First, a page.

An integrated report must not be thought of as an annual report that contains financial tables only and another one that combines environmental, social and corporate governance information. The key here is to bring together financial data with nonfinancial components that are seen as external components and to establish a relationship between these two through the integrated report. Achieving Sustainability through Integrated Reporting contains some example questions about the kind of information that an integrated report can contain: How much water does a company use per unit of production compared to its competitors? To what extent do energy-efficiency programs reduce carbon emissions and lower the costs of production? What is the impact of training programs on improved workforce productivity, lower turnover, and greater customer satisfaction? How do improvements in customer satisfaction lead to greater customer loyalty, a larger percentage of the customer’s spending, and higher revenue growth? How is better management of reputational risk through good corporate governance contributing to the value and robustness of the company’s brand?
The International Integrated Reporting Council (IIRC), which consists of law-makers, standard-makers, investors, companies, accounting professionals and NGOs, published its standards for integrated reporting in December 2013 in the belief that the next step in the future of corporate reporting will be creating value.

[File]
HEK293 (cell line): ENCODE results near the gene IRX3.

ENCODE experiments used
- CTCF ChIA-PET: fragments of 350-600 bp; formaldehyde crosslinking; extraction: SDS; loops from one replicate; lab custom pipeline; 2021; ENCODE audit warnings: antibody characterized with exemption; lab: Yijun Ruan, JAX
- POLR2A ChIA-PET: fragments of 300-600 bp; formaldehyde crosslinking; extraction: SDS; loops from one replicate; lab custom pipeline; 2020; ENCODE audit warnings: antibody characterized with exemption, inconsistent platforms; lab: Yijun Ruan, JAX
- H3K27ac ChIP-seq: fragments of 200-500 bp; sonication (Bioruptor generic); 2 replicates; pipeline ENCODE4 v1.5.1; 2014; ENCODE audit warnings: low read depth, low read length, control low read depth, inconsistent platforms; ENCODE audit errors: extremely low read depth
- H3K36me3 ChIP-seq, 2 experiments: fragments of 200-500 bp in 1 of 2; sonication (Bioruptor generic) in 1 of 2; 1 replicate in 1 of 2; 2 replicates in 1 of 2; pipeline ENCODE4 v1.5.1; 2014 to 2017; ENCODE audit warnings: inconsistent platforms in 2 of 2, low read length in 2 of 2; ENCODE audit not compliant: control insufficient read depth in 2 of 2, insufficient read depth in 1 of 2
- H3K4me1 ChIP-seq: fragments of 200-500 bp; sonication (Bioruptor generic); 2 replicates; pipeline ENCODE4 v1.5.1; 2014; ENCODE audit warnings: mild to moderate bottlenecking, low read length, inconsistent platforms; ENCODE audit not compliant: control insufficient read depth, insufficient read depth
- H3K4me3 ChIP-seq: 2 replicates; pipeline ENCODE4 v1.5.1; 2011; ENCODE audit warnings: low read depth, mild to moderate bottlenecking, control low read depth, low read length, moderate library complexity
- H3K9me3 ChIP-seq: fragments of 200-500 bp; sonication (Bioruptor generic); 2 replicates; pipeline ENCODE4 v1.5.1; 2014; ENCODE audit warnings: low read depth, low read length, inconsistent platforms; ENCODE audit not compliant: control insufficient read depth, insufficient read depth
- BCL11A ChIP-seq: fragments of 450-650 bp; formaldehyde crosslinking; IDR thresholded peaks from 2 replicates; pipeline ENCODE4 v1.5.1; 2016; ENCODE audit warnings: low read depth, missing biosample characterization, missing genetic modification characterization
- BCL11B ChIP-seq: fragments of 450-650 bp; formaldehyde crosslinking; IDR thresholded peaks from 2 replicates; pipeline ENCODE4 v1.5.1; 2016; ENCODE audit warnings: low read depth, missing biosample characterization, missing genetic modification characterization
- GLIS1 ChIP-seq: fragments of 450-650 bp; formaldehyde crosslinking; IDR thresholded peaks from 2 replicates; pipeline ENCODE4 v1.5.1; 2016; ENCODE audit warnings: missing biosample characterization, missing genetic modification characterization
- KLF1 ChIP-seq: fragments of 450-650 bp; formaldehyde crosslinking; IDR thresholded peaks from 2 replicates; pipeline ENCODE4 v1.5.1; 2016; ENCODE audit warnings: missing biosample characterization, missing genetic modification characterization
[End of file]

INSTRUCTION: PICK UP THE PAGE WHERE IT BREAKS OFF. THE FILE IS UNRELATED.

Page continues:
Some examples of integrated reporting practices in the world are as follows: in 2010 South Africa made it compulsory for all listed companies to prepare integrated reports, which was a first in the world. In 2008 Argentina introduced the obligation of companies with over 300 employees to publish annual sustainability reports. Denmark, Sweden and Norway also have sustainability report rules in place. France, on the other hand, expects all listed or large corporations to prepare annual reports within the framework of the rules of Grenelle II, and these annual reports must contain information about the social and environmental impact of the operations of such corporations.
A very important development in Turkey is the sustainability index that begun to function in the stock exchange. I believe that Çimsa and Garanti Bank, the Turkish participants of the IIRC’s pilot programme will light the way for other establishments that plan to prepare integrated reports in the future.
I believe that the following will play an important part in the future of integrated reporting:
1-It should be ensured that notions of social and environmental benefit are better understood by stakeholders, and particularly by consumers. Accordingly it should be ensured that the public gains an awareness of sustainable development;
2-The integrated reporting infrastructure should be turned into an approach which will naturally adopted by environmental, social and corporate governance in companies;
3-Integrated reporting should be spread across a wide range of companies from small and medium enterprises to start-up companies rather than being limited to listed or large companies;
4-Auditing standards must be set to ensure the accuracy of the information contained in the reports;
5-The relationship between the financial and nonfinancial data contained in the reports must be established efficiently and such connection should be made measurable and subject to standards;
6-Reward and punishment mechanisms should be set up;
7-The sustainability effect should be added to the results as (+) or (-) in the calculation of enterprise value and brand value.